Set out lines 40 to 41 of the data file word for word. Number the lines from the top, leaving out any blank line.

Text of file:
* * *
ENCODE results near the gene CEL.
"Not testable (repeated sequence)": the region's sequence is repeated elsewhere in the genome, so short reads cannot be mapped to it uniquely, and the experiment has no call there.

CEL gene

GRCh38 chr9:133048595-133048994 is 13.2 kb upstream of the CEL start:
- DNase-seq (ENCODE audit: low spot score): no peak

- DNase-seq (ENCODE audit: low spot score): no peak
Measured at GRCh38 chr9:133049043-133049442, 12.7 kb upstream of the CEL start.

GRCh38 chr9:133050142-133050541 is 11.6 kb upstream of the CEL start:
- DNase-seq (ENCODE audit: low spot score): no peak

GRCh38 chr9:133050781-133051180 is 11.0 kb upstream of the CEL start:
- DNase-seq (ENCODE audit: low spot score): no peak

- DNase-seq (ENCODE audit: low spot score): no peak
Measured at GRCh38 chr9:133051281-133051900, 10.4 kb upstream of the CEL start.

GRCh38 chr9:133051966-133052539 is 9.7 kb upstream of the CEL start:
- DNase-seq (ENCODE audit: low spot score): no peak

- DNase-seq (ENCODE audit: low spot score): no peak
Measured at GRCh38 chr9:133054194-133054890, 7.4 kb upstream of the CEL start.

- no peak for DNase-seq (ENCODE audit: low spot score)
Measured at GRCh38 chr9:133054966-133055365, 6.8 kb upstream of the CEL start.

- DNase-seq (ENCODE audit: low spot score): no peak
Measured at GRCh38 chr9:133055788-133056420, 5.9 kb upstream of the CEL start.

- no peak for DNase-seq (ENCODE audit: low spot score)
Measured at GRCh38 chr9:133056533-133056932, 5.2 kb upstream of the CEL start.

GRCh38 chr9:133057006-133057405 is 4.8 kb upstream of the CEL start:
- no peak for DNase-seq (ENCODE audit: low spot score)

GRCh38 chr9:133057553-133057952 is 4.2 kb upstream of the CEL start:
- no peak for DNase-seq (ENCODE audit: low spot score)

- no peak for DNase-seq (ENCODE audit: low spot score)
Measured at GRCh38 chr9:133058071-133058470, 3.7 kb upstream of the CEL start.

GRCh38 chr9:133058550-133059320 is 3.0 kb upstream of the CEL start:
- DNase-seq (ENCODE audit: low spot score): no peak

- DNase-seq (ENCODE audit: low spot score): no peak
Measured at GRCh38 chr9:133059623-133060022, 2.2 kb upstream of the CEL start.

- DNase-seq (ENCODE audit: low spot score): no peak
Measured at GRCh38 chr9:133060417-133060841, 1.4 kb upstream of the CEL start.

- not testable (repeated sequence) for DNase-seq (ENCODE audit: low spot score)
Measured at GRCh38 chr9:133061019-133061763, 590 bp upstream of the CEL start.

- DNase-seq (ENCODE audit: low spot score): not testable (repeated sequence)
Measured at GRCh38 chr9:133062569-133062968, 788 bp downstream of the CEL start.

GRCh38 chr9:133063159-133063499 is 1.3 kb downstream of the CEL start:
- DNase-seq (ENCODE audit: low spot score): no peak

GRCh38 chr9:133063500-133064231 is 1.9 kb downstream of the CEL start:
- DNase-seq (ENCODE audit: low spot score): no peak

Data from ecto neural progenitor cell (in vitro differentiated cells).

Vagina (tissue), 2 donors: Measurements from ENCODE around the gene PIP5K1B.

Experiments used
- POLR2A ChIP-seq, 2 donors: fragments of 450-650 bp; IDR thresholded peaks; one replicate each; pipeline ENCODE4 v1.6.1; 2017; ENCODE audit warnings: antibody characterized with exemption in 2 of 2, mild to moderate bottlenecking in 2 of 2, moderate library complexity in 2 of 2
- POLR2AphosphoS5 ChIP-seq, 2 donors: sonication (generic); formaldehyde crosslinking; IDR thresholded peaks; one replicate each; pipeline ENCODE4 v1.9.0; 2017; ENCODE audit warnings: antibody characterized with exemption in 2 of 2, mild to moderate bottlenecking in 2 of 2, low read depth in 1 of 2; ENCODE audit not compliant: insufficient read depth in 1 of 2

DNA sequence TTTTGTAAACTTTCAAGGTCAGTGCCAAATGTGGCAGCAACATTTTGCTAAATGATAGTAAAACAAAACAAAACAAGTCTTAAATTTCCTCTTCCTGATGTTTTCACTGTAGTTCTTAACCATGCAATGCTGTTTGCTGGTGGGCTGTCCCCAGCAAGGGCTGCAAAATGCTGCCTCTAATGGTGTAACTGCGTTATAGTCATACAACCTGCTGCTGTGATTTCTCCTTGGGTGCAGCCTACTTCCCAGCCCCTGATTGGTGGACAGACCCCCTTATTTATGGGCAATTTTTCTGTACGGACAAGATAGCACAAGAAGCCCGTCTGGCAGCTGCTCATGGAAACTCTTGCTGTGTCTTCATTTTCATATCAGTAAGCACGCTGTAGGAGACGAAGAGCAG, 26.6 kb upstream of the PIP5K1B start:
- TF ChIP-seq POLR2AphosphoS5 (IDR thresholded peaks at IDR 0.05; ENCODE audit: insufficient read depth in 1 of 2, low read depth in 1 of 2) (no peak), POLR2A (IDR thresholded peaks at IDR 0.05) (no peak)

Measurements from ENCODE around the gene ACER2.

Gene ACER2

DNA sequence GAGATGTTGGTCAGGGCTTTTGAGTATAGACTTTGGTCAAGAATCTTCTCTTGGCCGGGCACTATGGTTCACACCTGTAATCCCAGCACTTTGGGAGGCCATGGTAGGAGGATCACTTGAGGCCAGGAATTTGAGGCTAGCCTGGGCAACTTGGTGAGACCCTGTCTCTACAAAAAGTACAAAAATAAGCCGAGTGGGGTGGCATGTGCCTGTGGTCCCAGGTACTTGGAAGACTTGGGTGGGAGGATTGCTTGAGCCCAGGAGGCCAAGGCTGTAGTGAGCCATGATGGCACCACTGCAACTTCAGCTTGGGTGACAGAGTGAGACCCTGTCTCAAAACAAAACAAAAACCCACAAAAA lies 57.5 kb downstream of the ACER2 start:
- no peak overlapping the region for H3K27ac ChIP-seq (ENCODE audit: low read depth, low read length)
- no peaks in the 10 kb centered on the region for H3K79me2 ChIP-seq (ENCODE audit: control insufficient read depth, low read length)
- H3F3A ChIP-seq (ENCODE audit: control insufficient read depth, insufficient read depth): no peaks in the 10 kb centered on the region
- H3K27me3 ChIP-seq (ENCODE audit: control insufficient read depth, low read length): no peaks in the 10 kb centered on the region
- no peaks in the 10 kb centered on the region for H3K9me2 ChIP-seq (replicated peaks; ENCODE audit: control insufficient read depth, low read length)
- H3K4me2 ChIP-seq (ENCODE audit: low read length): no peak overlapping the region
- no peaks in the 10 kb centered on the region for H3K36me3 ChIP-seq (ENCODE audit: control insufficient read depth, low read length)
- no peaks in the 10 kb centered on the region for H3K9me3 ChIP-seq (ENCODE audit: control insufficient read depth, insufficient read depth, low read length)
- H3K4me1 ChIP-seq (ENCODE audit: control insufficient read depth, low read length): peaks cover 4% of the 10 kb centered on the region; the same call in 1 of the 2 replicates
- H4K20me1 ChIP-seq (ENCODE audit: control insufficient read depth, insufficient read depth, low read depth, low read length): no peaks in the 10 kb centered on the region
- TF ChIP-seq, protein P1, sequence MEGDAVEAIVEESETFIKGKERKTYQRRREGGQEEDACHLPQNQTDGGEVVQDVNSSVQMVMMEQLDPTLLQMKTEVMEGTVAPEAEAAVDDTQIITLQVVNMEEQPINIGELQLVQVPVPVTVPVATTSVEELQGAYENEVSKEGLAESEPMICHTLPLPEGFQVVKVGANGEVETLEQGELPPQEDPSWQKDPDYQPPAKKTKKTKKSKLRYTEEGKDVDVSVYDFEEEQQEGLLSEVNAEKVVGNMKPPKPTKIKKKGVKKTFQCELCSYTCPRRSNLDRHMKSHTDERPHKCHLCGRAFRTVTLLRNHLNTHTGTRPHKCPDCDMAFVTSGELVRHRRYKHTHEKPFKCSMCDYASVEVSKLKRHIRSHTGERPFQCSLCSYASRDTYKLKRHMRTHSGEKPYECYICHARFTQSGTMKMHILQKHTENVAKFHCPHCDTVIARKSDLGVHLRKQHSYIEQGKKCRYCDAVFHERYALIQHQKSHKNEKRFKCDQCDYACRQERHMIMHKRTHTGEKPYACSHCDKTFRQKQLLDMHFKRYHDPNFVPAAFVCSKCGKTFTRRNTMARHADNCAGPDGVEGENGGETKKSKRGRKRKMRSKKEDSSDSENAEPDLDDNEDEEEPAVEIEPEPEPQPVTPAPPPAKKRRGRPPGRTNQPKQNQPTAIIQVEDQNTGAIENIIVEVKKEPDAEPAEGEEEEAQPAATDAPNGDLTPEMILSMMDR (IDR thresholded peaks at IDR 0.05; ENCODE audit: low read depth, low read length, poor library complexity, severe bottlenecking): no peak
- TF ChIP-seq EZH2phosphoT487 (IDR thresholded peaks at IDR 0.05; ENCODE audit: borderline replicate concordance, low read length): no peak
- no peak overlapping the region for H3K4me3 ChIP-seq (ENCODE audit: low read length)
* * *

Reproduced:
GRCh38 chr9:133063159-133063499 is 1.3 kb downstream of the CEL start:
- DNase-seq (ENCODE audit: low spot score): no peak